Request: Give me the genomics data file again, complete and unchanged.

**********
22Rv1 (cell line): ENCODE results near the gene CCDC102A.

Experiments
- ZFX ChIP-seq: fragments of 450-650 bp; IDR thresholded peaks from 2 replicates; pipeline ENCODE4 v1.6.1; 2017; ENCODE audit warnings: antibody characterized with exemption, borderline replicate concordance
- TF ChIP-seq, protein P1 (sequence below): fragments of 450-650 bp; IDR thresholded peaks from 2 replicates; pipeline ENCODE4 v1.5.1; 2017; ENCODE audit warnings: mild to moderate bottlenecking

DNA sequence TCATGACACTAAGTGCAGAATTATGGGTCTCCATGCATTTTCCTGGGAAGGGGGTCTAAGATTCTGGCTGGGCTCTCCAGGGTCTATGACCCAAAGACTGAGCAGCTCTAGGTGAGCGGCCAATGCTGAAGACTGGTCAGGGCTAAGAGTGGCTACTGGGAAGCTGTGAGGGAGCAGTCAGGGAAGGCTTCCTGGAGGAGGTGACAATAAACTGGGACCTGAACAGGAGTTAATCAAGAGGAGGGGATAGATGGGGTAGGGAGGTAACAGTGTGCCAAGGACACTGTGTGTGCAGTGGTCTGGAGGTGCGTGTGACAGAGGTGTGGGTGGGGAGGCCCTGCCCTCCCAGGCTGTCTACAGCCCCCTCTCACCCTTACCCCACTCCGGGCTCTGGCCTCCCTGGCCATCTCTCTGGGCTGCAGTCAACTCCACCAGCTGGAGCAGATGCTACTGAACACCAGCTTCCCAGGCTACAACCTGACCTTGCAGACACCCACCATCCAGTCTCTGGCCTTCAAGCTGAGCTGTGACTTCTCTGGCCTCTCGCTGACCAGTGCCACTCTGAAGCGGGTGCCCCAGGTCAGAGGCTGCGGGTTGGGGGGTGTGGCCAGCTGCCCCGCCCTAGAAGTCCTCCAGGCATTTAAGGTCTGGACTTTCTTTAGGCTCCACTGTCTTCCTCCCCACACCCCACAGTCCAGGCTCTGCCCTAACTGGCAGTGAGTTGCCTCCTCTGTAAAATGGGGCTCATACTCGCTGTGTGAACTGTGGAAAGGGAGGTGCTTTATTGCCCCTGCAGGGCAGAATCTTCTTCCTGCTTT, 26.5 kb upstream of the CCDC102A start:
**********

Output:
22Rv1 (cell line): ENCODE results near the gene CCDC102A.

Experiments
- ZFX ChIP-seq: fragments of 450-650 bp; IDR thresholded peaks from 2 replicates; pipeline ENCODE4 v1.6.1; 2017; ENCODE audit warnings: antibody characterized with exemption, borderline replicate concordance
- TF ChIP-seq, protein P1 (sequence below): fragments of 450-650 bp; IDR thresholded peaks from 2 replicates; pipeline ENCODE4 v1.5.1; 2017; ENCODE audit warnings: mild to moderate bottlenecking

DNA sequence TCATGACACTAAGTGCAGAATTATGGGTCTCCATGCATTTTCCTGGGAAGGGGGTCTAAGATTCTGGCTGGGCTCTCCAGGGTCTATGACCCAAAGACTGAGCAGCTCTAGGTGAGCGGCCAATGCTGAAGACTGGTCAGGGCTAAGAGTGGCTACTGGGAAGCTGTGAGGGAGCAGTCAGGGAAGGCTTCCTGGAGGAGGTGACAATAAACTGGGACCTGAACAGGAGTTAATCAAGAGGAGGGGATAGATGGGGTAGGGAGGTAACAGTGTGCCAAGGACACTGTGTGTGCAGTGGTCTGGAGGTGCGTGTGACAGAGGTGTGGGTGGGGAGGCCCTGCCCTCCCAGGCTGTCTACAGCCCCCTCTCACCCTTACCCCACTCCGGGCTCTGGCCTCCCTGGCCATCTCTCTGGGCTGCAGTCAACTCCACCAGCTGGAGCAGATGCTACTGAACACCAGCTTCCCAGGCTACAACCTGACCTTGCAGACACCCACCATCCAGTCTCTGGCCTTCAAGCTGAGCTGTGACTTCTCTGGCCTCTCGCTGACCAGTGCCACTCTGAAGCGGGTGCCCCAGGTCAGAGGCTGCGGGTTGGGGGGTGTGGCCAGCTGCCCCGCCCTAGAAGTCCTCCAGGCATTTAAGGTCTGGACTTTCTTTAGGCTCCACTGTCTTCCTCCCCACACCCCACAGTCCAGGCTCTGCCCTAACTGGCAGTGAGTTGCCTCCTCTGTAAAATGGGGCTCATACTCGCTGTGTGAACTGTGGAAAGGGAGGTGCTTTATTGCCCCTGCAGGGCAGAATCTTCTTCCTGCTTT, 26.5 kb upstream of the CCDC102A start: